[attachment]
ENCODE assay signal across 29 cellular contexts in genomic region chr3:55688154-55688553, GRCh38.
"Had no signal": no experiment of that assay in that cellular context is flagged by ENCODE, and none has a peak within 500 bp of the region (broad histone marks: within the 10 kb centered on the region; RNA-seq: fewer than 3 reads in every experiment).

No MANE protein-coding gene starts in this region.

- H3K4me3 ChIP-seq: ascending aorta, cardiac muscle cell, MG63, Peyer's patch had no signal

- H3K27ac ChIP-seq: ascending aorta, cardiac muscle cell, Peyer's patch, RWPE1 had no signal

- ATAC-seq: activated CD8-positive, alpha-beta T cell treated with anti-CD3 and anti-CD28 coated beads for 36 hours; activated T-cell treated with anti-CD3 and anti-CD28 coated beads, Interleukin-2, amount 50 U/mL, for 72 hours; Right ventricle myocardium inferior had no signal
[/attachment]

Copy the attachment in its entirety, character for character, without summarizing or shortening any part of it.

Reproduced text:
ENCODE assay signal across 29 cellular contexts in genomic region chr3:55688154-55688553, GRCh38.
"Had no signal": no experiment of that assay in that cellular context is flagged by ENCODE, and none has a peak within 500 bp of the region (broad histone marks: within the 10 kb centered on the region; RNA-seq: fewer than 3 reads in every experiment).

No MANE protein-coding gene starts in this region.

- H3K4me3 ChIP-seq: ascending aorta, cardiac muscle cell, MG63, Peyer's patch had no signal

- H3K27ac ChIP-seq: ascending aorta, cardiac muscle cell, Peyer's patch, RWPE1 had no signal

- ATAC-seq: activated CD8-positive, alpha-beta T cell treated with anti-CD3 and anti-CD28 coated beads for 36 hours; activated T-cell treated with anti-CD3 and anti-CD28 coated beads, Interleukin-2, amount 50 U/mL, for 72 hours; Right ventricle myocardium inferior had no signal